Taking a Trip down the Aisle Soon? You May Want to Consider a Prenup
If you’re one of the many couples planning to get married this spring and summer, you really should drive straight to an attorney to discuss a prenuptial agreement before you take that stroll down the aisle. Many couples think it’s unromantic or even downright cynical, contemplating divorce before the marriage has even begun. But in reality a prenuptial agreement is the same as getting any type of insurance policy – something you hope you never have to use, but gives you peace of mind knowing it’s there to protect you in case the worst happens.
Florida Prenuptial Agreements
A prenuptial, or premarital, agreement is a voluntary contract entered into by both spouses prior to the marriage. Unlike other contracts, which require consideration to be enforceable, the only consideration required for a prenuptial agreement to be valid is the marriage itself.
Prenuptial agreements deal with any one or more of the following (the only thing that cannot be included in a prenuptial agreement is the payment of child support):
- Rights and obligations of the spouses to marital and/or separate property;
- The right of each spouse to manage certain property in any way;
- How property will be allocated in the event of divorce or death;
- Payment or non-payment of spousal support;
- Agreements to make a will;
- Rights of the surviving spouse to life insurance proceeds paid at death, and;
- Any other matter the parties wish to include.
As you can see, prenuptial agreements are highly individual to the couple and depend on their specific goals and needs. But while they vary from couple to couple, there are certain requirements that must be met in order for it to be considered valid. If any of these requirements are not met, the judge can rule that the agreement is unenforceable and the division of assets will proceed under the rules of equitable division.
Agreement must be in writing. A prenuptial agreement must be in writing, and it must be signed by both parties. An oral agreement that “what’s mine stays mine and what’s yours stays yours” is invalid and unenforceable. So too is an agreement that is signed by only one spouse.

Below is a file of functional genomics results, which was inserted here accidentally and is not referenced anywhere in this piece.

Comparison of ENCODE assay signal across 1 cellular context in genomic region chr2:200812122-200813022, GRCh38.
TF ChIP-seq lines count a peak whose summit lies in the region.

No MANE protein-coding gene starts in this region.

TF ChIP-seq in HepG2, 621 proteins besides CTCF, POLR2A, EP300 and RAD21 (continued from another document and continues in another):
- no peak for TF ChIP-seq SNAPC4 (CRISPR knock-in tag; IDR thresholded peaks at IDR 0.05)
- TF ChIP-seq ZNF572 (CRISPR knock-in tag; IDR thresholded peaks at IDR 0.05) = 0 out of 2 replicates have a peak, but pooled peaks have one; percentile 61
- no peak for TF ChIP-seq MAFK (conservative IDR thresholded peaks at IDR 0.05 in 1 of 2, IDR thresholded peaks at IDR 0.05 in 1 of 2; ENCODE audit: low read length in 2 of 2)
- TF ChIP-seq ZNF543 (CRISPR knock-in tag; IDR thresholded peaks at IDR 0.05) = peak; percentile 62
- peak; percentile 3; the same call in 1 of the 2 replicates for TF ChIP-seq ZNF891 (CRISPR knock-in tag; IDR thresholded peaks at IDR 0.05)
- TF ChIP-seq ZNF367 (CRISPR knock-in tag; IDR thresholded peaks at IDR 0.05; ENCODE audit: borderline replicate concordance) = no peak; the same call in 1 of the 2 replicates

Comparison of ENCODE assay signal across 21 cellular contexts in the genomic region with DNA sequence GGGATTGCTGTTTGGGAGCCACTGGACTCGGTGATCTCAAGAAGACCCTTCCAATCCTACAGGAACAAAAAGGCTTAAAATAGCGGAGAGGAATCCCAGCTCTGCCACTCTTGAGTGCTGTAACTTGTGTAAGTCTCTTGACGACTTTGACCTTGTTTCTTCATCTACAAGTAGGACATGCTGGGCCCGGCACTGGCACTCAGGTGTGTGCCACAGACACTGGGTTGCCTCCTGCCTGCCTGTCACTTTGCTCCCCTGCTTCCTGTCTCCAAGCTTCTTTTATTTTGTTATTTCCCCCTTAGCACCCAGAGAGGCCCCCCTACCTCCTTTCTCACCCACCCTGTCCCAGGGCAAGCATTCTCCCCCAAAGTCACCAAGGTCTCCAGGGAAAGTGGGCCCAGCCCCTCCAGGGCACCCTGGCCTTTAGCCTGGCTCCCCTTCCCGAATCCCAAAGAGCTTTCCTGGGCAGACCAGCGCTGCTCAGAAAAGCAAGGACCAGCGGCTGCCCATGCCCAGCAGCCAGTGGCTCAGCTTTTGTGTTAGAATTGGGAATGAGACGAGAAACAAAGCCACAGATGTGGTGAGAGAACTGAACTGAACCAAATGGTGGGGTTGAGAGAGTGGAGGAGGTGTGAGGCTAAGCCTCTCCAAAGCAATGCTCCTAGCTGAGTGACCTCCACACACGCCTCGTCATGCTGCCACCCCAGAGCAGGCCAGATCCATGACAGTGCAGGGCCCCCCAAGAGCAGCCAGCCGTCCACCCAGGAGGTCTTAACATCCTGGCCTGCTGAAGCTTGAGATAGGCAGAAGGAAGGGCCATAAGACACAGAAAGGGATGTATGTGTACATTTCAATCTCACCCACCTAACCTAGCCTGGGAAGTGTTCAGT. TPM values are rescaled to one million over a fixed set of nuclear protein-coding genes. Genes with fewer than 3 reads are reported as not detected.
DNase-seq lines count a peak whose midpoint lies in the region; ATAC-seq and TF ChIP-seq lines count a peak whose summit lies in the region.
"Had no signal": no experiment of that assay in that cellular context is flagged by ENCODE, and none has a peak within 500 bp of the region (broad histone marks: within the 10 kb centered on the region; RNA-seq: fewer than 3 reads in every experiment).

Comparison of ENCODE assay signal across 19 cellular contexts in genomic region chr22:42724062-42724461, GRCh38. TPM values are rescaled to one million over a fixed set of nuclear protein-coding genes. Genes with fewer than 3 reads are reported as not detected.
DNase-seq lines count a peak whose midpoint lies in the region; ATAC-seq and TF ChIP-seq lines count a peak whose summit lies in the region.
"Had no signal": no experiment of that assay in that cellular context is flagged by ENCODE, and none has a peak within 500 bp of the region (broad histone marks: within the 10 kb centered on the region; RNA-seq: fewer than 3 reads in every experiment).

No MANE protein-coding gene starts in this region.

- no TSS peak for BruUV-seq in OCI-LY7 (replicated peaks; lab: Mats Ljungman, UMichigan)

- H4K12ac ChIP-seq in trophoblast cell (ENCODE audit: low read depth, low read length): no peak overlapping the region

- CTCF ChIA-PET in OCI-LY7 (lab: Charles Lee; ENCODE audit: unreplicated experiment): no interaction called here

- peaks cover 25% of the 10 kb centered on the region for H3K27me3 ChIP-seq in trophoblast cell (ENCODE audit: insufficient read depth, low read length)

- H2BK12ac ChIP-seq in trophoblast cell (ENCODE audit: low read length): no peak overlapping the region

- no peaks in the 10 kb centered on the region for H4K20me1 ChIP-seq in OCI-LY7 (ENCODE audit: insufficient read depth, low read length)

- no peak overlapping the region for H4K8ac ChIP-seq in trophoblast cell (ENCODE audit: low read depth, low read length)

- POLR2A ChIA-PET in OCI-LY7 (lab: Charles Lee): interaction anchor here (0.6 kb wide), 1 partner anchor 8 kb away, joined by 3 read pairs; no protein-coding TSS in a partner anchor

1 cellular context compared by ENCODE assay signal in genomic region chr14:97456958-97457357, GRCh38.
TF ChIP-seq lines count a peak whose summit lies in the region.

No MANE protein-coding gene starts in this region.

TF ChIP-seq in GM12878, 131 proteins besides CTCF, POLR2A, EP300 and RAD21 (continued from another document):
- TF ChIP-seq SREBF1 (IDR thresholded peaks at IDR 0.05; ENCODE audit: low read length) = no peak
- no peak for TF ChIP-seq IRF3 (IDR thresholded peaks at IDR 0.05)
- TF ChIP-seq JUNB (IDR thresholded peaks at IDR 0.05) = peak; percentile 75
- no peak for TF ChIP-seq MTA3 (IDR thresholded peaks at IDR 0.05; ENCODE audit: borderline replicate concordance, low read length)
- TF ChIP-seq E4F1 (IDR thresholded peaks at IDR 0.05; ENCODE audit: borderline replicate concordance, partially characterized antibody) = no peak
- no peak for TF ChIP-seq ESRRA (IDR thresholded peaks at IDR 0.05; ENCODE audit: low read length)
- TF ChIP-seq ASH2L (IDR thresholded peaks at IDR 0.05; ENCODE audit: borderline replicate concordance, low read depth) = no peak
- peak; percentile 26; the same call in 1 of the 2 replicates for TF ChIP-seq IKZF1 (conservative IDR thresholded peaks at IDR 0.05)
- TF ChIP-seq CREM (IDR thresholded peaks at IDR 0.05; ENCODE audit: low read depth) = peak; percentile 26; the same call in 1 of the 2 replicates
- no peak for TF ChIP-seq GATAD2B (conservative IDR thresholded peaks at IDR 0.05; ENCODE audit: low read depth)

Both parties must have voluntarily entered into the agreement. Each party must agree to the terms of the agreement of his or her own free will. Adding to that, the signing could not have been the result of fraud, duress, coercion or overreaching. Each party must have signed the agreement because they thought it was in their best interest and agreed to the terms.
Agreement must not have been unconscionable. Whether a prenuptial agreement is unconscionable depends on all of the circumstances surrounding its formation and signing. An agreement is usually found unconscionable if its terms are unfair or oppressive to one party.
Each party must provide the other with fair and reasonable disclosure of assets. A person can’t agree to forego certain rights or responsibilities if they don’t have complete and accurate information as to the other’s financial situation. A husband-to-be may agree in the prenuptial agreement that in the event of divorce he will pay alimony. But that same husband may not have agreed to such a provision if he knew that his wife had a $2 million trust fund.
Boca Raton Prenuptial Agreement Attorneys
Nobody wants to think about getting divorced while they are busy planning a wedding. But with roughly half of all marriages ending long before “’til death do us part,” it makes sense to take steps to safeguard your financial future in the event your marriage doesn’t make it. The Boca Raton prenuptial agreement attorneys at Schwartz l White can help. Our attorneys will sit down with you and go over your and your future spouse’s assets and help you draft a premarital agreement that is both fair and protects your assets. Give us a call today at 561-391-9943 to schedule your free initial consultation.